Man Booker prize nominee NoViolet Bulawayo this week shared her experiences of writing We Need New Names at an event on Tuesday hosted by the British Council and Weaver Press.
Bulawayo read an extract from her shortlisted work to a riveted audience; the venue was packed to overflowing. During the discussion afterwards, where she was first interviewed by award-wining filmmaker and freelance writer Rumbie Katedza, and then answered questions from the audience, Bulawayo spoke of how her experience in the diaspora influenced her book.
“Displacement is a running theme in my work,” she said.
Bulawayo was 18 when she left Zimbabwe for a new life in America. She left at a time when the country was beginning to experience social, economical and political meltdown.
After 13 years in the diaspora she comes home with a book that tells a story of the hardships of settling down in a foreign land. “People leave for greener pastures but it’s not all rosy out there,” she said.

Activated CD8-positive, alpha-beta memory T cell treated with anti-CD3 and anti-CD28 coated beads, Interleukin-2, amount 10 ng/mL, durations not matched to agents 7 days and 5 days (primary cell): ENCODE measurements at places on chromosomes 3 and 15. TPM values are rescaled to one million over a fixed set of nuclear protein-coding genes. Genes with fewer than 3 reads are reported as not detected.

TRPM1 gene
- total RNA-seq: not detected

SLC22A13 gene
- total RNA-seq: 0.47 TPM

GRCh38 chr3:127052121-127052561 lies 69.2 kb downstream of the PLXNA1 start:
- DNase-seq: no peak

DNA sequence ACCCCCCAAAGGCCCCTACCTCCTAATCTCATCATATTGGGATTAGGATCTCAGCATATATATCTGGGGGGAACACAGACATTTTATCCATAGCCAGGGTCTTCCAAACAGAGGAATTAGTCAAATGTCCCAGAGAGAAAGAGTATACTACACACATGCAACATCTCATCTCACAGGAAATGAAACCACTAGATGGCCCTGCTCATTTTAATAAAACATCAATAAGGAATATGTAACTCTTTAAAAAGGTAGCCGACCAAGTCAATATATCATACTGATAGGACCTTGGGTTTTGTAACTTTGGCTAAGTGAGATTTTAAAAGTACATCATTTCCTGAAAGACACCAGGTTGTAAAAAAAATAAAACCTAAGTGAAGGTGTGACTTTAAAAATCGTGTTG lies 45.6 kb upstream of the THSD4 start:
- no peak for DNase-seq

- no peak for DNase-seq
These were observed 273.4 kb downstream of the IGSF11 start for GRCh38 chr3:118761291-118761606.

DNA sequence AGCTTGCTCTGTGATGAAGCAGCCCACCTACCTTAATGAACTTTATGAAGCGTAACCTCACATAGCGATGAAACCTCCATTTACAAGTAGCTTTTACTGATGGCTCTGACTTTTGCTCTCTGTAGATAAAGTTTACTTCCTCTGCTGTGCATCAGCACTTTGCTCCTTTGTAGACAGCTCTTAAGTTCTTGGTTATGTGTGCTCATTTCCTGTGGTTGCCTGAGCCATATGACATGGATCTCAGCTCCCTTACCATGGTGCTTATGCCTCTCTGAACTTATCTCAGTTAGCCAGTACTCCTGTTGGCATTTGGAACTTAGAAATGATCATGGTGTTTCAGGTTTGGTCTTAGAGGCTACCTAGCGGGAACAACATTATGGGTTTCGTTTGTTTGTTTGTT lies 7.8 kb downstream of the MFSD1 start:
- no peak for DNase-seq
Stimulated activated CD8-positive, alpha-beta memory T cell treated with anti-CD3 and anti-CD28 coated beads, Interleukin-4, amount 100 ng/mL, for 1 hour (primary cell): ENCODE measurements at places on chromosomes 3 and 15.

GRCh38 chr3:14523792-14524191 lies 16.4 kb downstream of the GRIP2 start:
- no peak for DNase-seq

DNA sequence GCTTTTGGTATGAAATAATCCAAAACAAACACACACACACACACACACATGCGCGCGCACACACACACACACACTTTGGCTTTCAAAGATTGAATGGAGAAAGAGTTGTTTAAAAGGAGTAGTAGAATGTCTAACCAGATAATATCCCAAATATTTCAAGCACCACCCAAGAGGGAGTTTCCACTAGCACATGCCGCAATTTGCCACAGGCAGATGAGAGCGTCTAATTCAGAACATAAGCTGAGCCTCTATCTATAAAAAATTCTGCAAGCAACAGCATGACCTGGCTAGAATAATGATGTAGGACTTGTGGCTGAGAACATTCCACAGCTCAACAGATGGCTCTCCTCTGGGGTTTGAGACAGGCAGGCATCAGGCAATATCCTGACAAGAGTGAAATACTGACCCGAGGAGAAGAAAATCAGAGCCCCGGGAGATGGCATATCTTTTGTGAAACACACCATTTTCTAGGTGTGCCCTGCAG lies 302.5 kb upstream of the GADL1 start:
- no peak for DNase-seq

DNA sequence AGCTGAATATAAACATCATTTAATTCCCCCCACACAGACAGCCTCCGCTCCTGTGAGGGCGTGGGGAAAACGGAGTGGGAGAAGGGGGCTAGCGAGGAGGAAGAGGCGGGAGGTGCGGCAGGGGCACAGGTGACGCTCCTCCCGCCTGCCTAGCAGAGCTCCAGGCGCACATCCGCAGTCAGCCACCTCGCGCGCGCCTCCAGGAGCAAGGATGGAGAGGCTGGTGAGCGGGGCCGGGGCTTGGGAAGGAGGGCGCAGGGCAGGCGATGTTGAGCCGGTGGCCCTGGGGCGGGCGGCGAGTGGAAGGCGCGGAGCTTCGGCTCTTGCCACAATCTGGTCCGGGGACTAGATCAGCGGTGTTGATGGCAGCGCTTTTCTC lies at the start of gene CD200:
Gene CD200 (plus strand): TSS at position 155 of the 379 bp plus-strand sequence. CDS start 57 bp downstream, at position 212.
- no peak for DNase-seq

Although she was out of the country, Bulawayo told how writing about home was made easy through her access through the internet. She praised Fungai Machirori as a photographer who brings people in the diaspora closer to home.
We Need New Names is the first Zimbabwean novel to be long listed for the Man Booker Prize.
“I did not just bring a new Zimbabwean book but also a new flavor,” said Bulawayo. She says that she is proud to be identified as an African writer, saying that in the past African stories were told by other people not necessarily Africans.
“Our books will speak out of who and what we are,” she said.
We Need New Names has also been nominated for the Guardian First Book Award. It is published by Weaver Press and is available at the Book Café.
Harare News has reviewed the book for the September issue. Watch out for it here too.